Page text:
Digital Mapping Techniques '99 -- Workshop Proceedings
U.S. Geological Survey Open-File Report 99-386

Evolution of Digital Geologic Mapping at the North Dakota Geological Survey

By Karen J.R. Mitchell, Ann M.K. Fritz, and Ryan Waldkirch

North Dakota Geological Survey
600 E. Boulevard Avenue
Bismarck, North Dakota
Telephone: (701) 328-8000
Fax: (701) 328-8010


The North Dakota Geological Survey (NDGS) is the primary source of geological information for the state of North Dakota. The NDGS was created in 1895 for the purpose of identifying and cataloging mineral resources within the state. Over the years this mission has been expanded and now includes three primary responsibilities: 1) investigate the geology of North Dakota; 2) act in an advisory capacity to other state agencies and administer regulatory programs; and 3) provide public service and information to the people of North Dakota. To fulfill these responsibilities, NDGS geologists conduct diverse studies of the state's surface and subsurface geology, publish the results in a variety of formats, and provide cooperative and outreach services to other government agencies, public groups, and interested individuals.

No single media has proven as effective as the geologic map in disseminating geologic information to geologic professionals and the general public. Geologic maps in one form or another have been included in nearly all NDGS publications, from the first Biennial Report in 1901 to our current STATEMAP projects. Over this period, mapping techniques and technologies have changed dramatically. NDGS geologists have increasingly been utilizing digital (ie. computerized) methods for map production in an effort to more efficiently and economically publish the results of our research.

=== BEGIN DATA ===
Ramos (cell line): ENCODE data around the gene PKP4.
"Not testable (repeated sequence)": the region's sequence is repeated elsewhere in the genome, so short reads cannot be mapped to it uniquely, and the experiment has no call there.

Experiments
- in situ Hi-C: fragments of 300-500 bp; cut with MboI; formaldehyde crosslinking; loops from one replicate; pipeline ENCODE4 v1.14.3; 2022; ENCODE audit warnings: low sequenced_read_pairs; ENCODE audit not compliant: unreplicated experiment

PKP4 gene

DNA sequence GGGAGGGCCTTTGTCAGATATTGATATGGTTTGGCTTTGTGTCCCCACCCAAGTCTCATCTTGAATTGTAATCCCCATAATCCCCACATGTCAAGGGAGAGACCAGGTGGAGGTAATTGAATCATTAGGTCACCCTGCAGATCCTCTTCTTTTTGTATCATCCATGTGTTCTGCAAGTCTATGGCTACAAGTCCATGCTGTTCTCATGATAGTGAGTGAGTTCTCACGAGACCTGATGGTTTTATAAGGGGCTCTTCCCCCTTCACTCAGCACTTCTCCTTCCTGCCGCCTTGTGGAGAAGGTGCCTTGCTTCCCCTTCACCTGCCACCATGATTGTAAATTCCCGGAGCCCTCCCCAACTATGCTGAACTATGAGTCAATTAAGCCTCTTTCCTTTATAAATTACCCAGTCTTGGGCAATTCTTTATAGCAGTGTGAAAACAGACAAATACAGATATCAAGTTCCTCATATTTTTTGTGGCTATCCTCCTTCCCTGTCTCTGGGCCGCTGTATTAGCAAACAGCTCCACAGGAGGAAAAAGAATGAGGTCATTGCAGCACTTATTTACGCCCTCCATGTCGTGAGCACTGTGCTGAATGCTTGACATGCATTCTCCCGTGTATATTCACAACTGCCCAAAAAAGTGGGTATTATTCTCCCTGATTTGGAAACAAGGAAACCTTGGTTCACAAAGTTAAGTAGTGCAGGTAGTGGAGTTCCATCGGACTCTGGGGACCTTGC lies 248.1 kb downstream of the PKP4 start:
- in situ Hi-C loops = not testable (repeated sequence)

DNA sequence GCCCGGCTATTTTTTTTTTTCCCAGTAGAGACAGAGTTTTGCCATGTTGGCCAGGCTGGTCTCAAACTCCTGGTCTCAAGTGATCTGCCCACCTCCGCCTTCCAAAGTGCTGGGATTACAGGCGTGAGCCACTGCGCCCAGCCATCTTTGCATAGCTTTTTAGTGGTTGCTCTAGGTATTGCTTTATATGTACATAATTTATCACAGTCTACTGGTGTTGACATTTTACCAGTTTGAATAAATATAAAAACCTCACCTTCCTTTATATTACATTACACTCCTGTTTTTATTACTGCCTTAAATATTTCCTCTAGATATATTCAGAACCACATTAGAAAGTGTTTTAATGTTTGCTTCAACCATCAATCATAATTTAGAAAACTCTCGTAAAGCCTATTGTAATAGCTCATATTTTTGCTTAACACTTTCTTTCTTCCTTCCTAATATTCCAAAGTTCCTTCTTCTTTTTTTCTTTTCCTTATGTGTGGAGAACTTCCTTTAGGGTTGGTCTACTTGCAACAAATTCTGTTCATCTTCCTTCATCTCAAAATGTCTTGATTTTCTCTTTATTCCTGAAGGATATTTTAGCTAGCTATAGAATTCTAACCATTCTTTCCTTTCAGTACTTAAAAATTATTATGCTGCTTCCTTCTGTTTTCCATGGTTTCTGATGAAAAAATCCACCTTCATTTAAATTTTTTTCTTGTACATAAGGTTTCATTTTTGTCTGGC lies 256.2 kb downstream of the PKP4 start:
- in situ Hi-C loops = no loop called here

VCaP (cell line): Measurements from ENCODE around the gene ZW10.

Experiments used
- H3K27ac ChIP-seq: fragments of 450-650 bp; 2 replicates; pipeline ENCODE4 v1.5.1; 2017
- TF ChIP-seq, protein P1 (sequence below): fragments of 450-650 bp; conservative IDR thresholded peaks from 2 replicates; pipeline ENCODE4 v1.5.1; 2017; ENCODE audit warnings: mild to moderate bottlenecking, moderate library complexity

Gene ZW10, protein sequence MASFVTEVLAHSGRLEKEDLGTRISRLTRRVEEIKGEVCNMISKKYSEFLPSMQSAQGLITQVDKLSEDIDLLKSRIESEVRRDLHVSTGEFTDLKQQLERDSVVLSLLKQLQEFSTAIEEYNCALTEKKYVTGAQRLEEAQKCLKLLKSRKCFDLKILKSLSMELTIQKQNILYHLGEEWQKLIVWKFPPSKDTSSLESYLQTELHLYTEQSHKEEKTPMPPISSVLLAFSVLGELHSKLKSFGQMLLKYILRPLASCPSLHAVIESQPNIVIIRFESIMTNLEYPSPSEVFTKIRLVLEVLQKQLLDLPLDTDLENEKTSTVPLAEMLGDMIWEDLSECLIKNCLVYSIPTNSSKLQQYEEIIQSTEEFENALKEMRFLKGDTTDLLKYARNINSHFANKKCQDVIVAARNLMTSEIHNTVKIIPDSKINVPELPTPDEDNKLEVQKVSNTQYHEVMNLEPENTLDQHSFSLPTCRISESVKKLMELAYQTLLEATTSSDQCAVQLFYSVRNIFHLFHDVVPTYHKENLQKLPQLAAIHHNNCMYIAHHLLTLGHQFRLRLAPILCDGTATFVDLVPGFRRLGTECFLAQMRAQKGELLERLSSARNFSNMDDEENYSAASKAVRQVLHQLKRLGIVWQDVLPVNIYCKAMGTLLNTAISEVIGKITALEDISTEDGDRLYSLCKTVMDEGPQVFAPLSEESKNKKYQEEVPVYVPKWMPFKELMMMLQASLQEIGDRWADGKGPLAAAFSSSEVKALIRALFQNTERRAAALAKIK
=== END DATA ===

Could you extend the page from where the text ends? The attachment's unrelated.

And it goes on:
The NDGS took a lead role in geographic information system (GIS) development in North Dakota. A GIS refers to the computer software and hardware needed to input, store, analyze, and output geographic data. In a larger sense, the "system" also refers to the trained personnel, data, and organizational structure needed to effectively convey and use geographic data (Vonderohe, et al, 1991). The NDGS began developing its GIS in 1989 (Figure 1) after NDGS geologists were introduced to the technology at a national meeting. The NDGS created a strategy for assembling the necessary hardware and software components and entered into an agreement with the U.S. Environmental Protection Agency (EPA), State Department of Health and Consolidated Laboratories, and State Department of Agriculture to develop a GIS housed at the NDGS offices in Bismarck. The EPA provided the first hardware as an in-kind grant, including two Data General Unix workstations, two Laser printers, and one color printer. With the purchase of Arc/Info GIS software, the NDGS established its GIS Center in 1991. A SUN IPX workstation, a large scanner, a large digitizer, an additional copy of Arc/Info, and ArcView software were purchased in 1992, thereby increasing GIS capabilities. The NDGS also took responsibility in 1991 for creation and maintenance of the North Dakota GIS Spatial Data Clearinghouse. Most of North Dakota's digital spatial data is managed and distributed by the NDGS on the world wide web at